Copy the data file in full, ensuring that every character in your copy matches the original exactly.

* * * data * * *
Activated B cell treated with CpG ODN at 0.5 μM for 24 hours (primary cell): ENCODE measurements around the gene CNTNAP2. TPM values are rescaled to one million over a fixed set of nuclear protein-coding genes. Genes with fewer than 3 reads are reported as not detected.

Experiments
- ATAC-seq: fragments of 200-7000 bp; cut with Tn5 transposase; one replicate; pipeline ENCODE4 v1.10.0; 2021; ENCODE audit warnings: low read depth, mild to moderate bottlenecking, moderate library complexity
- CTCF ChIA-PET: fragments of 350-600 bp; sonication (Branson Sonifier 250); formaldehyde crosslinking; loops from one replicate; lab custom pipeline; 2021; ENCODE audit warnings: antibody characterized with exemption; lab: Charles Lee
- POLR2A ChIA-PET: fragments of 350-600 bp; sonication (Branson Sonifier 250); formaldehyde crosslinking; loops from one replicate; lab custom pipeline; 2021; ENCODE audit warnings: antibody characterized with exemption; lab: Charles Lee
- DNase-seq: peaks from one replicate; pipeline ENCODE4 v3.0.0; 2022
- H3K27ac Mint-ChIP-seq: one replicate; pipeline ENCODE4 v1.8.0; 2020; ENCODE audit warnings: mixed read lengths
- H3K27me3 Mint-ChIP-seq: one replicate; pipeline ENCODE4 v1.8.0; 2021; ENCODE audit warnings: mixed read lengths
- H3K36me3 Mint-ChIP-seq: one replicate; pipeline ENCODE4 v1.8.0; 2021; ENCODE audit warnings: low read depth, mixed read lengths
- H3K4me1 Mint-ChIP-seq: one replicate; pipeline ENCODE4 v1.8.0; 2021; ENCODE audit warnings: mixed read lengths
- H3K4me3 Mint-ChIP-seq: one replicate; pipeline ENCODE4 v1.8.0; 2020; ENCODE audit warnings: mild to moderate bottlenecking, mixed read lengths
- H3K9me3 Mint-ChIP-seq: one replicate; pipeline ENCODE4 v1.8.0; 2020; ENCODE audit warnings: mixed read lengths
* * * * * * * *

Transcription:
Activated B cell treated with CpG ODN at 0.5 μM for 24 hours (primary cell): ENCODE measurements around the gene CNTNAP2. TPM values are rescaled to one million over a fixed set of nuclear protein-coding genes. Genes with fewer than 3 reads are reported as not detected.

Experiments
- ATAC-seq: fragments of 200-7000 bp; cut with Tn5 transposase; one replicate; pipeline ENCODE4 v1.10.0; 2021; ENCODE audit warnings: low read depth, mild to moderate bottlenecking, moderate library complexity
- CTCF ChIA-PET: fragments of 350-600 bp; sonication (Branson Sonifier 250); formaldehyde crosslinking; loops from one replicate; lab custom pipeline; 2021; ENCODE audit warnings: antibody characterized with exemption; lab: Charles Lee
- POLR2A ChIA-PET: fragments of 350-600 bp; sonication (Branson Sonifier 250); formaldehyde crosslinking; loops from one replicate; lab custom pipeline; 2021; ENCODE audit warnings: antibody characterized with exemption; lab: Charles Lee
- DNase-seq: peaks from one replicate; pipeline ENCODE4 v3.0.0; 2022
- H3K27ac Mint-ChIP-seq: one replicate; pipeline ENCODE4 v1.8.0; 2020; ENCODE audit warnings: mixed read lengths
- H3K27me3 Mint-ChIP-seq: one replicate; pipeline ENCODE4 v1.8.0; 2021; ENCODE audit warnings: mixed read lengths
- H3K36me3 Mint-ChIP-seq: one replicate; pipeline ENCODE4 v1.8.0; 2021; ENCODE audit warnings: low read depth, mixed read lengths
- H3K4me1 Mint-ChIP-seq: one replicate; pipeline ENCODE4 v1.8.0; 2021; ENCODE audit warnings: mixed read lengths
- H3K4me3 Mint-ChIP-seq: one replicate; pipeline ENCODE4 v1.8.0; 2020; ENCODE audit warnings: mild to moderate bottlenecking, mixed read lengths
- H3K9me3 Mint-ChIP-seq: one replicate; pipeline ENCODE4 v1.8.0; 2020; ENCODE audit warnings: mixed read lengths